One 9d I scanned from stock is illustrated nearby.  Light crisp Kalgoorlie “thimble” cds, they do not come much better looking than this postally used, for a stamp used primarily to mail small parcels - check YOUR copy, and see how it compares! 

There are NO Post Office “CTO” copies of this stamp possible, so the only way to get a nice one is search - and search.  And MOST are pretty rough.  Mint are 4 times used, so no-one adds vague corner cancels to heavy hinged mint etc, as occurs on many other values, such as 6d CofA normal, and “OS” overprint etc.


9d Inverted Watermark cat $5,000.


One highly sought after variety on this 1915 9d Kangaroo, is the “Inverted Watermark”.  They are very scarce, but I do like it, and have owned and sold nearly all the known copies over the past decades, as they are very popular.

Even my dog-eared 1979 ACSC has the 6d Invert at $175, and this 9d at $550 - priced over 3 times higher.  Logically, using historical relativity, this 9d stamp should be worth the current $55,000 of the 6d, plus 300% = $A165,000. 

However oddly, it is only priced $5,000 today.  Only a few used are known, most are faulty, and ACSC says fully half of those are non-postal cancelled.  The few known postal used copies all have Queensland cds postmarks of April or May 1917 - as does this, a neat "MUTTABURRA - 10 MY 17 - QUEENSLAND".  (Population of the entire tiny farming AREA was 106 last Census!

Be mindful that probably HALF of what I see in stamp albums in the “Second Watermark” spaces are NOT, so be super careful where you source them from.  On places like eBay where sellers are generally clueless rank amateurs, they cheerfully decide the sole 9d in their Kid’s collection must of course be the most expensive watermark. 

As the First, Second and Third watermark stamps all have very similar looking Crown over A, experienced eyes are needed to sort them apart. Especially in USED, where hinge remains and gunk often cover a good deal of the reverse.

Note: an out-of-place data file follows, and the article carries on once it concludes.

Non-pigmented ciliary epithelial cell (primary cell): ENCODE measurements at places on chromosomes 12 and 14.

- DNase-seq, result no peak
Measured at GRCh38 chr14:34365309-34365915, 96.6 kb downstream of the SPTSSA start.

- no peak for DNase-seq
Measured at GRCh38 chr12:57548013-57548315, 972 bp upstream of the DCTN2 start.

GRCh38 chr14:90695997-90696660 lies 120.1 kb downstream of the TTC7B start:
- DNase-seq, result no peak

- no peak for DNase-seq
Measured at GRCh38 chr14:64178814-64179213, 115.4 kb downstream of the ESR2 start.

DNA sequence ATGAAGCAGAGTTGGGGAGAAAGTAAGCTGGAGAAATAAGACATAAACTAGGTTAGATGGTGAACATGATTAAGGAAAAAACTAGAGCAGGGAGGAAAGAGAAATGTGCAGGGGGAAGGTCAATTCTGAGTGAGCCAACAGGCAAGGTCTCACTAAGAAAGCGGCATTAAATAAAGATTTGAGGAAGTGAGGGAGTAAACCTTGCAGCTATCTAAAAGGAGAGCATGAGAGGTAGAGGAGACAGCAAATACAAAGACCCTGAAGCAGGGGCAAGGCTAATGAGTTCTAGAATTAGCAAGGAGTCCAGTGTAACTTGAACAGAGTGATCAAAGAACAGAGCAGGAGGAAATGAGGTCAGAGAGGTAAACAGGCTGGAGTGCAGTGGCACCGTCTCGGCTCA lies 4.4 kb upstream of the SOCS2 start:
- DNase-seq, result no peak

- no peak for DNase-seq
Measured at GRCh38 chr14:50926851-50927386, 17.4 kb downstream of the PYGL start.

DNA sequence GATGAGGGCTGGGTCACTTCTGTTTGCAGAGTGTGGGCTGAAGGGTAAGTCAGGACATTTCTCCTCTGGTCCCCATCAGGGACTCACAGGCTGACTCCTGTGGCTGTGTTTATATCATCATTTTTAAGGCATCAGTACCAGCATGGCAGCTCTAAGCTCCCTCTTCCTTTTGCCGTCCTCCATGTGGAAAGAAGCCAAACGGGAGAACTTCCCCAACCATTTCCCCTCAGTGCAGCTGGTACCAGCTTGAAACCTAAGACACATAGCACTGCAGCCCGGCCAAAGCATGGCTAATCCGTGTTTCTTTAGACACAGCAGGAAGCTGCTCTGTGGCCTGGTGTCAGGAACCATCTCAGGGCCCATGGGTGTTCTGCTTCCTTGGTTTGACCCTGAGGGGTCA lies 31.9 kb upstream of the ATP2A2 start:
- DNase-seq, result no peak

The same rule applies for the other Second Watermark stamps of course, except the 3 low values which are readily sourced at modest cost. The 9d, 1/-, 2/- and 5/- are all worth MUCH less in the fairly common Third Watermark equivalents, so remember always, that wonderful old saying - “a LITTLE Knowledge Is Dangerous”!  On the 2/- or 5/- you can be stiffed $100s a stamp on eBay etc.


What Bi-Colour Roo to chase?


Moving along to the higher values in the Roo series, the Bi-Colour Kangaroos have one standout contender in my view, as the most under-rated value, and that prize goes to the 1913 10/- First Watermark, SG 14. This stamp had a rather short life, near all of it during WWI.

It was quietly replaced during WWI by the Third Watermark version in the same colours, which then stayed on sale for 11 years, and if the major catalogues want us to believe this First Watermark is only worth twice a Third Watermark version, they are wildly wrong, and do not sell these for a living, as I do!  

Indeed, 5½ times more were sold of the latter, and that roughly reflects my stockholding at any time over 40 years - 5 or 10 to one.  Today I have 5 of the 1913 in stock used, and 30 of the 1917.  Yet SG price is only double, and they are plain WRONG.  The 1913 10/- literally had LESS copies sold than the 1913 £1 and £2 Roos, and postally USED are about equally scarce


Most destroyed after PO Audit.


We must remember that MOST of these 10/- were used on Telegrams, and were destroyed by PO after audit.  Some Postmasters furtively leaked out the audited copies to dealers, which exhibit the large circular auditor punch holes.  They are sold as “space fillers” for about 20% the price of un-punched examples.


Grab any NICE used you see.


But a nice postal used copy is a RARE beast.  I sold the one illustrated nearby recently for $A995, and it is about as nice as you can source these postal used.  Indeed now I am loading the scan, I’d buy it back for that, as it really was a top shelf example, and I was rather underweight on my price, now I look at it.  A grade seldom encountered, on this stamp, that was used on a very heavy parcel.